What happened to the money supply in 2020 was unprecedented

Measured by M2, the amount of money in circulation in the US gained more than 25% in a year.

Classic monetarist theory is that a growth in money of this scale would inevitably be followed, after a lag, by inflation. That’s what happened. 

Are we in another  unprecedented monetary phenomenon? In the 12 months to November, according to the Fed, M2 growth was exactly zero. This was the first time this had ever happened.

The most positive implication, following the monetarists, is that after a lag inflation should return to a bearable level. 

The negative implication is that the lack of liquidity sharply increases the risk of a systemic crisis somewhere in the markets.

John Authers Bloomberg  6 januari 2023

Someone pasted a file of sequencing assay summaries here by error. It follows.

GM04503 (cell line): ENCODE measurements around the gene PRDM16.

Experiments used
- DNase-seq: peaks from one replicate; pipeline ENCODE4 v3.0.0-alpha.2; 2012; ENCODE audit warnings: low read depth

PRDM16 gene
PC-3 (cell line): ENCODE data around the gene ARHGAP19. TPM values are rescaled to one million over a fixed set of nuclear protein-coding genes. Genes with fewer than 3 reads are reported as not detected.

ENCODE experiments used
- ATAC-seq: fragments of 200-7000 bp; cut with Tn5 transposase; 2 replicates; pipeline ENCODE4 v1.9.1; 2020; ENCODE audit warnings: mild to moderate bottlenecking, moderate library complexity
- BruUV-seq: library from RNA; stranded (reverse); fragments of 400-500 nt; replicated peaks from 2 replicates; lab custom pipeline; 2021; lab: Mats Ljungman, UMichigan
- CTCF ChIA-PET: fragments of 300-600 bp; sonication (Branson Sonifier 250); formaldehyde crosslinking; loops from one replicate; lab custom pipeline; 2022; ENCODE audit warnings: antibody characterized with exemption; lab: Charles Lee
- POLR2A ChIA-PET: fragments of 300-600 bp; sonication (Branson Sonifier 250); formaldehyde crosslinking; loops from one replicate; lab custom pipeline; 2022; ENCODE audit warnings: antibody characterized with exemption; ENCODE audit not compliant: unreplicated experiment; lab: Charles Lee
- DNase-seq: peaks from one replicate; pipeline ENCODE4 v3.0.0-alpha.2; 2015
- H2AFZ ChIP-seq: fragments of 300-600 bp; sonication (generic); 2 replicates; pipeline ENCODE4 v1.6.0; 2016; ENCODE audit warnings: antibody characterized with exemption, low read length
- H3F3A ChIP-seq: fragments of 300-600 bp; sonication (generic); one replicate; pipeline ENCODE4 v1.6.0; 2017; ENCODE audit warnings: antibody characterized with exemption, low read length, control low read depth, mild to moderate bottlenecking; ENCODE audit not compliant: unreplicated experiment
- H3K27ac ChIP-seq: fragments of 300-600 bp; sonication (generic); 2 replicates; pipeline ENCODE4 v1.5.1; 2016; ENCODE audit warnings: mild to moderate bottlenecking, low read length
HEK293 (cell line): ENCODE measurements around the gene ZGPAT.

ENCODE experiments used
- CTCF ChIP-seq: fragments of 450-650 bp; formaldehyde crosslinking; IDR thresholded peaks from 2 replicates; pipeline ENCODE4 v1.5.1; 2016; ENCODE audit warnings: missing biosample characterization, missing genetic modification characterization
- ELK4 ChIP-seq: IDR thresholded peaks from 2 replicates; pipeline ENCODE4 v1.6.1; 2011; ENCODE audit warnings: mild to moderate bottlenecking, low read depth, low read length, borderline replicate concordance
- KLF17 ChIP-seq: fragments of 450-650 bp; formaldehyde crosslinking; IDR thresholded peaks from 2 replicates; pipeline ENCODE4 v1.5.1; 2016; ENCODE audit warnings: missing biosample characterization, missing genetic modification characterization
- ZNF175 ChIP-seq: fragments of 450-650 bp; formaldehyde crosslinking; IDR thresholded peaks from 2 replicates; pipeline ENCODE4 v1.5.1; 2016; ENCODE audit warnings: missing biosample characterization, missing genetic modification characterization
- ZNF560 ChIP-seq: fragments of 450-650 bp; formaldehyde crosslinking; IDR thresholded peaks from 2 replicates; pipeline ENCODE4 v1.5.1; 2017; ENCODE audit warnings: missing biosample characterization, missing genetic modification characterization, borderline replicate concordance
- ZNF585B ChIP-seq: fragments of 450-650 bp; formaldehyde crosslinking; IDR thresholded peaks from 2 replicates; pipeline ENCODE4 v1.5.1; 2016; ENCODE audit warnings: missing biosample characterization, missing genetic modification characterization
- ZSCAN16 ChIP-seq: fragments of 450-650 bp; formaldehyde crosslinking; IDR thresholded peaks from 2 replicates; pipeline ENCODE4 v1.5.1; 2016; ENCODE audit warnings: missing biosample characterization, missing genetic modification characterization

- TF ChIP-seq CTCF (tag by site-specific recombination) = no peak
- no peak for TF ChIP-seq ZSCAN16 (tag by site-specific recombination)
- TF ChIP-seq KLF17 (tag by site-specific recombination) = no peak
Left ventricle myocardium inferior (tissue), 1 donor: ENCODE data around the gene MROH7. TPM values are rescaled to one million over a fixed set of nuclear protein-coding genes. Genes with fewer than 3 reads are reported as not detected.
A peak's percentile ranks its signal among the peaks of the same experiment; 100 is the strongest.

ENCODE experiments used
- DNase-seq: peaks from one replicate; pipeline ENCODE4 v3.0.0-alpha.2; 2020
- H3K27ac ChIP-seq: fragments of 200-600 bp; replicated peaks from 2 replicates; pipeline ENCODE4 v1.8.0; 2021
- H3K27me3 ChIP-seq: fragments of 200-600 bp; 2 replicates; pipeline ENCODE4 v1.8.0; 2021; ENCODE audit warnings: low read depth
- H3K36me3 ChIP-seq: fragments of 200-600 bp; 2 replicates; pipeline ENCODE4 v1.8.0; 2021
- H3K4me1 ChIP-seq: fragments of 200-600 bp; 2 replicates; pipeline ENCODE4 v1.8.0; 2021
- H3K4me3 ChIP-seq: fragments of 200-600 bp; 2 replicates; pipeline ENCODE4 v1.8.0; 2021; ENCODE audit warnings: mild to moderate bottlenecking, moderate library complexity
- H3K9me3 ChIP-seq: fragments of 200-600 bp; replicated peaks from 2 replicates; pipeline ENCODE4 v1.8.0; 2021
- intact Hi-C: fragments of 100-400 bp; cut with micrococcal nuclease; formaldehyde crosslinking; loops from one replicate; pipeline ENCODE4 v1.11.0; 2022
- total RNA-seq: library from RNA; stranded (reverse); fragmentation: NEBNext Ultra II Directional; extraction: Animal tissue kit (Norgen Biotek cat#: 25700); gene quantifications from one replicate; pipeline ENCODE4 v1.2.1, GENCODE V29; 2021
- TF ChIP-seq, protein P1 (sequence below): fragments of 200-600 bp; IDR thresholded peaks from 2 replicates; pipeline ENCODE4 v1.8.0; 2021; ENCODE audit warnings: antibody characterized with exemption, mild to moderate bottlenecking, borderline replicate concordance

M3 contracted at an annual rate of 4.9pc over the three months to November in nominal terms. 

It is almost down to zero year-on-year, something that never came close to happening in the 1970s.

The Fed is not looking at this flashing red signal. It has tied its credibility - and the fortunes of the US economy - to two sets of lagging indicators: jobs and core inflation.

Ambrose Evans-Pritchard Telegraph 3 January 2023

Policymakers risk a recession by misreading the easing in financial conditions.

A recession is always a possibility, but most economists have that penciled in for 2024, leaving plenty of time to avoid one. 

For my money,  it’s that last bit about “a fall in inflation” that probably best explains the easing financial conditions, which policymakers should cheer rather than fret about

Robert Burgess  Bloomberg 4 januari 2023


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